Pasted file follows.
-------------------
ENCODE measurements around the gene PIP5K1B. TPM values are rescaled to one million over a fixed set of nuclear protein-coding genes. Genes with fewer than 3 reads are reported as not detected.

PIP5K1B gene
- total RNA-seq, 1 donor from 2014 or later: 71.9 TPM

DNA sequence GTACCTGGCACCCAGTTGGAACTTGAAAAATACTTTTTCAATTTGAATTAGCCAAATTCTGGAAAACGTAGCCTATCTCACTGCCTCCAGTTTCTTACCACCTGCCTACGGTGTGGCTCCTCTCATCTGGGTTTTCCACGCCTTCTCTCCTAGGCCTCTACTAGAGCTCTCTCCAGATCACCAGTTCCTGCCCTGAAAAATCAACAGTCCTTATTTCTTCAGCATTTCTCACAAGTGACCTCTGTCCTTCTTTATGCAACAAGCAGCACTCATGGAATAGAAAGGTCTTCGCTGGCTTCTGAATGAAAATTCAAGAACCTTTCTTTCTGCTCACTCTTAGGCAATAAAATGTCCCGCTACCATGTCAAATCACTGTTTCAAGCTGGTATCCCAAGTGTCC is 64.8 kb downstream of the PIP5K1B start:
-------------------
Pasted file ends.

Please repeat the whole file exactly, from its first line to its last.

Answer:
ENCODE measurements around the gene PIP5K1B. TPM values are rescaled to one million over a fixed set of nuclear protein-coding genes. Genes with fewer than 3 reads are reported as not detected.

PIP5K1B gene
- total RNA-seq, 1 donor from 2014 or later: 71.9 TPM

DNA sequence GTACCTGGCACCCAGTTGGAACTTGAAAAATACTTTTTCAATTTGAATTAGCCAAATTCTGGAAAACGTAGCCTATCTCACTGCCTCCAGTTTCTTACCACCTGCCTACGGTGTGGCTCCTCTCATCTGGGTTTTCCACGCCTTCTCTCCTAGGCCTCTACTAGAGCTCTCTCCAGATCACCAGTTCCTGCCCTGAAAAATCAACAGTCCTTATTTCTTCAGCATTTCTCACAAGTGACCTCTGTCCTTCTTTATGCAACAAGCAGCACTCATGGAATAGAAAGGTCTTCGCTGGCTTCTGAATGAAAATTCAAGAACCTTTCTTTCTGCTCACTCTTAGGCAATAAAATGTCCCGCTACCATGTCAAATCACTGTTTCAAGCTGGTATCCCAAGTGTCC is 64.8 kb downstream of the PIP5K1B start: